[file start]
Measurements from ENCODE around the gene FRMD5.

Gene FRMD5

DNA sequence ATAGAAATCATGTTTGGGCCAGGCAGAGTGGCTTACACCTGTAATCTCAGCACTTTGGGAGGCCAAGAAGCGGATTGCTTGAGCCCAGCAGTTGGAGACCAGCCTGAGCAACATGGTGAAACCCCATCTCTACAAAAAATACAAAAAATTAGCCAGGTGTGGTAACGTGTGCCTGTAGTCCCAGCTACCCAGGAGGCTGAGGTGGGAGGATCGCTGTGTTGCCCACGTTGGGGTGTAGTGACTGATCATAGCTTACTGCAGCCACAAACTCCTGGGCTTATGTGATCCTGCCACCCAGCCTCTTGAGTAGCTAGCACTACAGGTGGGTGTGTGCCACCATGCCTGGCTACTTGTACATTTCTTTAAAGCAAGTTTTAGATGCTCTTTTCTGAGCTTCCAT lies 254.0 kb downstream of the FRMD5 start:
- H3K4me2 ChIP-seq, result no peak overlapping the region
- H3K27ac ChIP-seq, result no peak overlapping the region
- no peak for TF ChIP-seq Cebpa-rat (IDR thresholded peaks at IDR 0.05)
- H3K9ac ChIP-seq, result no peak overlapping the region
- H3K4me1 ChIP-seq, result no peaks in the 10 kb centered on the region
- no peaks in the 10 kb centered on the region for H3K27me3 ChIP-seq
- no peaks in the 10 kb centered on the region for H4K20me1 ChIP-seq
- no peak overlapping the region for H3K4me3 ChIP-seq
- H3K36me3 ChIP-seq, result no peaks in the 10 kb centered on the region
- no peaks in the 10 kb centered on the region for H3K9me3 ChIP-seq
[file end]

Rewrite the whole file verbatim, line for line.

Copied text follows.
Measurements from ENCODE around the gene FRMD5.

Gene FRMD5

DNA sequence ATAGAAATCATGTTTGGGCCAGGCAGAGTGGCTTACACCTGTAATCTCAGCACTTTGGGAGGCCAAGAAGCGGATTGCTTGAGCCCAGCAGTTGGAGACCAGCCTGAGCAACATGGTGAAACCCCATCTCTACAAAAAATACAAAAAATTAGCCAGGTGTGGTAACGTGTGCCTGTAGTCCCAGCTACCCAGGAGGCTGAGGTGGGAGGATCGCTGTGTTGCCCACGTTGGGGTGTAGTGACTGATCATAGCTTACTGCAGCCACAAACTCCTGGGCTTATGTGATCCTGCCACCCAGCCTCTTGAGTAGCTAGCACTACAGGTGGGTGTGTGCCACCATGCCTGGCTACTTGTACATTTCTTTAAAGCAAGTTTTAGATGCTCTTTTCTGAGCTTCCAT lies 254.0 kb downstream of the FRMD5 start:
- H3K4me2 ChIP-seq, result no peak overlapping the region
- H3K27ac ChIP-seq, result no peak overlapping the region
- no peak for TF ChIP-seq Cebpa-rat (IDR thresholded peaks at IDR 0.05)
- H3K9ac ChIP-seq, result no peak overlapping the region
- H3K4me1 ChIP-seq, result no peaks in the 10 kb centered on the region
- no peaks in the 10 kb centered on the region for H3K27me3 ChIP-seq
- no peaks in the 10 kb centered on the region for H4K20me1 ChIP-seq
- no peak overlapping the region for H3K4me3 ChIP-seq
- H3K36me3 ChIP-seq, result no peaks in the 10 kb centered on the region
- no peaks in the 10 kb centered on the region for H3K9me3 ChIP-seq